After infection the samples do not immediately begin to alter the system but delay the virus execution. This is part of the malware family’s stealth protection mechanism. It delays the virus infection on purposes in order to evade any signature and behavior scans that may be running. Another strategy that can be employed can also scan the system for any running security software (anti-virus products, sandbox and debug environments, as well as virtual machines). If found their real-time engines can be disabled or completely removed. Depending on the hacker configuration the virus may delete itself to avoid detection.
One this is done the malware engine hooks itself to system processes and hides itself in the Microsoft Windows system folder as a legitimate component. The security experts have been able to identify several prior attack campaigns that hide their tracks from the system itself as well.
If the samples associated with the .Black_OFFserve extension are direct derivatives they can suppress the error messages that are the result of its execution. The next step in the behavior pattern is the detailed information gathering process. It aims to extract two main types of data that is directly sent to the hacker operators:
- Anonymous Metrics — This type of information refers to system information that is collected for statistical purposes by the hackers. Example data usually includes operating system version and date and time of the infections.
- Personally-identifiable Data — The malware engine can extract information that can directly expose the users identity. This may include their names, address, preferences, interests and etc.
System changes can also impact the Windows Registry by manipulating existing values or creating new ones. This step may be part of the persistent state of execution which is achieved. It allows the malware instance to automatically block manual user removal attempts by constantly monitoring their behavior. It can also interact with the Windows volume manager which allows the ransomware component to affect files located on remoovable storage devices and available network shares as well.
Such infections can be bundled alongside Trojan code which allows the hackers to spy on the victims in real time as well as take over control of their machines at any given time.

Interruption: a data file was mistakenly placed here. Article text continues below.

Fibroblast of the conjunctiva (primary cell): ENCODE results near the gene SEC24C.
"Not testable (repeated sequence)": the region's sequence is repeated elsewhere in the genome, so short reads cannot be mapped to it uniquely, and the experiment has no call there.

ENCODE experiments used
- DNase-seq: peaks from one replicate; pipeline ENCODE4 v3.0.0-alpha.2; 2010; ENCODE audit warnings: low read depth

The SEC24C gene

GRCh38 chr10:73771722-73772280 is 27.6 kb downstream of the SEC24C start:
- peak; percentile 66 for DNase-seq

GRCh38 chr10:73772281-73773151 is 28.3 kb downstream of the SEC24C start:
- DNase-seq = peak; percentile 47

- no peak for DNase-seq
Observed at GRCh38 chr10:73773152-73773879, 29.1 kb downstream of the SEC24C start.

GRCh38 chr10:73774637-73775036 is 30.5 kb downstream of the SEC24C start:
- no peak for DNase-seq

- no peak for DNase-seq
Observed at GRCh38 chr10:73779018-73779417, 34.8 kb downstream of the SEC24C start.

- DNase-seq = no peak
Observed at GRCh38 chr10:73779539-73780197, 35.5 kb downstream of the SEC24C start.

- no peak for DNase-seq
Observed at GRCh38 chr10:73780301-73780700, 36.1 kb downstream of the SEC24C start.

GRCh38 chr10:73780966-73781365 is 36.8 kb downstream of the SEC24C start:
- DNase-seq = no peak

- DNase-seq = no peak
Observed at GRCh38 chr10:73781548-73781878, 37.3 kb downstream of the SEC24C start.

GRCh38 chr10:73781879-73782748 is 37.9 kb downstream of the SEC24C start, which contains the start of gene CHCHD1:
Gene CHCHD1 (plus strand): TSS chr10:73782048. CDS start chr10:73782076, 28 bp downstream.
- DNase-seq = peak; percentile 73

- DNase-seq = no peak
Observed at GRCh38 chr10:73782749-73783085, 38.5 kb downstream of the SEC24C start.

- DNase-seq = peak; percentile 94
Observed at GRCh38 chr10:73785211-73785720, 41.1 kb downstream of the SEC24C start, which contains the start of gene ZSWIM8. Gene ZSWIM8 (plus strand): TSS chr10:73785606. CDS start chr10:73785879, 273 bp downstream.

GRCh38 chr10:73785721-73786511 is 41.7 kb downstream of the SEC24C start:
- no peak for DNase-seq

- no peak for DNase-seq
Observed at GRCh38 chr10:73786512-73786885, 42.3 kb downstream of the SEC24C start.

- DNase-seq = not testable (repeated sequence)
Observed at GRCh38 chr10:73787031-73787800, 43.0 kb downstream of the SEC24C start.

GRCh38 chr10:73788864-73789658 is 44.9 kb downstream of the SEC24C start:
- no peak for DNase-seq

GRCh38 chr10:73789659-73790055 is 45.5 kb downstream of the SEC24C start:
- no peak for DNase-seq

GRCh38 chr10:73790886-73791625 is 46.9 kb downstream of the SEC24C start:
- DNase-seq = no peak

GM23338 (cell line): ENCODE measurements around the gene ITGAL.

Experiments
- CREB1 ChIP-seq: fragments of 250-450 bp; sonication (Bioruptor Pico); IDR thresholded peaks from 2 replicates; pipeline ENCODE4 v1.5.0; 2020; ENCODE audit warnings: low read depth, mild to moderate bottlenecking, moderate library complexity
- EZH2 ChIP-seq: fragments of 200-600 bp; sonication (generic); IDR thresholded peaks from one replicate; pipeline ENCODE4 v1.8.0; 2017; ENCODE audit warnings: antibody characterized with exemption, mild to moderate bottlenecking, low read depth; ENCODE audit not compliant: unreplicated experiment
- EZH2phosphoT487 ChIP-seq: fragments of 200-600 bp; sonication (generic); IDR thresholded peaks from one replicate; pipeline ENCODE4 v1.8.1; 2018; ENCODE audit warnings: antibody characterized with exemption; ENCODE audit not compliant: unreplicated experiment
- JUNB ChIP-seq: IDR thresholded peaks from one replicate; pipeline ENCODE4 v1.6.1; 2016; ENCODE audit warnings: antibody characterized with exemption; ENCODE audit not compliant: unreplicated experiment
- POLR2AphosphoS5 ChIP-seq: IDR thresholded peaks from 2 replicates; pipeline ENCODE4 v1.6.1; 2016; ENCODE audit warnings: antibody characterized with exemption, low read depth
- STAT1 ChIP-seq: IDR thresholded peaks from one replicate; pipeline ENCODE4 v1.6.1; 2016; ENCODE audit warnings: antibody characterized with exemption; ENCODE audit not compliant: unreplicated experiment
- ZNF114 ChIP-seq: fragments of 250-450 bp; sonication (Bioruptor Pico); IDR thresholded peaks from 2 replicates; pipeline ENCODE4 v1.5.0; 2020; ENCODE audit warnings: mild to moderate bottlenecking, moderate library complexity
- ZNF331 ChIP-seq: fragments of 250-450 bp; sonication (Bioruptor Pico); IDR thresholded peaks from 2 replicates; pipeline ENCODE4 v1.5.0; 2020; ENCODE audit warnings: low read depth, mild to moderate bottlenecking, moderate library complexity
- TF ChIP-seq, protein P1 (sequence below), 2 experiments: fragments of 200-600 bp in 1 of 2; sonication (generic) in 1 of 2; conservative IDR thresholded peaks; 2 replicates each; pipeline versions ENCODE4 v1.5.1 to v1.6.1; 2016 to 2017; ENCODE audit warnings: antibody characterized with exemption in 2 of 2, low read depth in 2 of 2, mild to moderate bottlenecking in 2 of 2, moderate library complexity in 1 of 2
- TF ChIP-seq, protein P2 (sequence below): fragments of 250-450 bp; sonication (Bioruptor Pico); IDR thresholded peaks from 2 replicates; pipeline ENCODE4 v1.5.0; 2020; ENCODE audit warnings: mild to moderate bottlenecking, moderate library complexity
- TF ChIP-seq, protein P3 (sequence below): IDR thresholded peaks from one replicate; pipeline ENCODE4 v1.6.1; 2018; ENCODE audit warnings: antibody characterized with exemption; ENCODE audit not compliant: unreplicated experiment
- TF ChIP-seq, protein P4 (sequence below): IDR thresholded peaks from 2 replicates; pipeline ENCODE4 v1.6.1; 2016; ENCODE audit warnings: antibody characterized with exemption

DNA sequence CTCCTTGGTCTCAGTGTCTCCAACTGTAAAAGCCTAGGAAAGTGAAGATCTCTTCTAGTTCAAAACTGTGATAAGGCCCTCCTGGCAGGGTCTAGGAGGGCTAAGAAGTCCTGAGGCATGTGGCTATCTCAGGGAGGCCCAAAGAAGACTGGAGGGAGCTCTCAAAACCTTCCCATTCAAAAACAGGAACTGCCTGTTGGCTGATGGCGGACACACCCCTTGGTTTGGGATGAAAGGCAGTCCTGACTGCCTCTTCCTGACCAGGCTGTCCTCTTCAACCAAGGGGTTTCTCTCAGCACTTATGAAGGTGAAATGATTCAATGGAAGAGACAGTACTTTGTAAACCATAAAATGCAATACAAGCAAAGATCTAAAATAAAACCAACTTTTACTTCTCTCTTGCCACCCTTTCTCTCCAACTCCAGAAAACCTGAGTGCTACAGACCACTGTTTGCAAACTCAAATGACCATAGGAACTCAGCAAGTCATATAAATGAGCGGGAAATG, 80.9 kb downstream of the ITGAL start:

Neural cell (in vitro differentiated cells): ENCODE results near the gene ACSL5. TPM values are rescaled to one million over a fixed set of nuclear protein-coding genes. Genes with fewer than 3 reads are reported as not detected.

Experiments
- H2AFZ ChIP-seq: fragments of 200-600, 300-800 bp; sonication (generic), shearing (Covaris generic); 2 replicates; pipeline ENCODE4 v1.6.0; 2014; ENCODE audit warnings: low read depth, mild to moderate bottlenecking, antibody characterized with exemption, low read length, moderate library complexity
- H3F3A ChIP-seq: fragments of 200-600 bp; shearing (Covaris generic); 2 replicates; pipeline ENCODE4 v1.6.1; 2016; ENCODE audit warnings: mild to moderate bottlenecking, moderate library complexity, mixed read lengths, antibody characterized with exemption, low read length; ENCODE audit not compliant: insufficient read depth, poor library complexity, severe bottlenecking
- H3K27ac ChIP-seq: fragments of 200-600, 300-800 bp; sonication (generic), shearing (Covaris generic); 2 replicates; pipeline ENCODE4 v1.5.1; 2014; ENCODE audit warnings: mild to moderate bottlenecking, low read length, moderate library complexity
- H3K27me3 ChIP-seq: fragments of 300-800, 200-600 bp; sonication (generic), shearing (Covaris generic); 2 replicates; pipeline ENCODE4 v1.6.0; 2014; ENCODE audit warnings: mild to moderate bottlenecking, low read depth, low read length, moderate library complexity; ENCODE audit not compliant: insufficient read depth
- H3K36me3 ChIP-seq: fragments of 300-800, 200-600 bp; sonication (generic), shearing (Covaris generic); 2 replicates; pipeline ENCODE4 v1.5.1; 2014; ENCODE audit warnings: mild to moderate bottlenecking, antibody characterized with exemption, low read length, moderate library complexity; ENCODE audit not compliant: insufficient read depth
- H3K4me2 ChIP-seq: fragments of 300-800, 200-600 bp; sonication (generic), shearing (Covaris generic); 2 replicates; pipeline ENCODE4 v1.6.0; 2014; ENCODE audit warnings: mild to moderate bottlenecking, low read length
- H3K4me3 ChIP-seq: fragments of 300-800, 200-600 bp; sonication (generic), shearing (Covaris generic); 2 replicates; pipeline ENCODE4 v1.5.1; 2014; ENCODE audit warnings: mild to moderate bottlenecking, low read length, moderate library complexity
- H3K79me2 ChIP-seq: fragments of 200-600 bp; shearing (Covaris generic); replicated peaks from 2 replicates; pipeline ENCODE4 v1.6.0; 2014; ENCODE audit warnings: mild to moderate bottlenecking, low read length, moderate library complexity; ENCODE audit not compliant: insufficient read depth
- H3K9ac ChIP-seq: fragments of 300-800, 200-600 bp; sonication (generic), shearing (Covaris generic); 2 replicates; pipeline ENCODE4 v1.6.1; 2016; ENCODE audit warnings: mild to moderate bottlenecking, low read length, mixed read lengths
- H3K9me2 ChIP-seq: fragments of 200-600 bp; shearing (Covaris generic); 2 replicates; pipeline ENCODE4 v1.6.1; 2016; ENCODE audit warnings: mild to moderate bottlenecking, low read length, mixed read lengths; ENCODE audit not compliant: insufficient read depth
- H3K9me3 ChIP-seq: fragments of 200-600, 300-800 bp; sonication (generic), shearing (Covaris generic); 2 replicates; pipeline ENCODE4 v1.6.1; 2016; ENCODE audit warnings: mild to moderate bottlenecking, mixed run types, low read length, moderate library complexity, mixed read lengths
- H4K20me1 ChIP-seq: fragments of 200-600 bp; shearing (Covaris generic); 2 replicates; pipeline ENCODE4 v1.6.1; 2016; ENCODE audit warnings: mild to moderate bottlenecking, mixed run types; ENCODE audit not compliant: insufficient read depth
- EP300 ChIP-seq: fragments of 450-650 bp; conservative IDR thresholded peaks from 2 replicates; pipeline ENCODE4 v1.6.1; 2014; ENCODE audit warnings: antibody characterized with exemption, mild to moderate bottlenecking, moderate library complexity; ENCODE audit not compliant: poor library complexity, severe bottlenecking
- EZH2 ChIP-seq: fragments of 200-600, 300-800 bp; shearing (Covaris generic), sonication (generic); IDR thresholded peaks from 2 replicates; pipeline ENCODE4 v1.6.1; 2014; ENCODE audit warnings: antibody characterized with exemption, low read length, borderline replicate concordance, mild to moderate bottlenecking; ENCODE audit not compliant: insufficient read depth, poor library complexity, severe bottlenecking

An additional danger is the fact that the RotorCrypt ransomware samples can retrieve all data files prior to the encryption phase. This is especially useful when the hackers attempt blackmail strategies upon the victims.
The malware component also deletes all found Shadow Volume copies which makes it more difficult for the users to restore their files. In these cases a professional data recovery solution needs to be used as well.
RotorCrypt Ransomware – Encryption Process
Once all infections have complete the ransomware component is started. It is able to encrypt user files according to a built-in list of target file type extensions.
A sample list retrieved from earlier versions targets the following data:
.1cd, .avi, .bak, .bmp, .cf, .cfu, .csv, .db, .dbf, .djvu, .doc, .docx, .dt, .elf, .epf, .erf, .exe,
.flv, .geo, .gif, .grs, .jpeg, .jpg, .lgf, .lgp, .log, .mb, .mdb, .mdf, .mxl, .net, .odt, .pdf, .png,
.pps, .ppt, .pptm, .pptx, .psd, .px, .rar, .raw, .st, .sql, .tif, .txt, .vob, .vrp, .xls, .xlsb, .xlsx,
A notable addition to the file type extensions are several extensions that are used against book keeping and business software. It is very likely that the criminal operators initiate attacks against such victims.
Depending on the exact campaign that victims can receive different ransomware notes. They are frequently tweaked according to the victim users. A generic message retrieved from one of the samples reads the following:
Your files were encrypted/locked
As evidence can decrypt file 1 to 3 1-30MB
The price of the transcripts of all the files on the server: 7 Bitcoin
Recommend to solve the problem quickly and not to delay
Also give advice on how to protect Your server against threats from the network
(Files sql mdf backup decryption strictly after payment)!
The current active campaign assigns the following extension to the victim files: !==SOLUTION OF THE PROBLEMfirstname.lastname@example.org==.Black_OFFserve.
Previous Rotorcrypt ransomware attacks were found to feature these renaming schemes: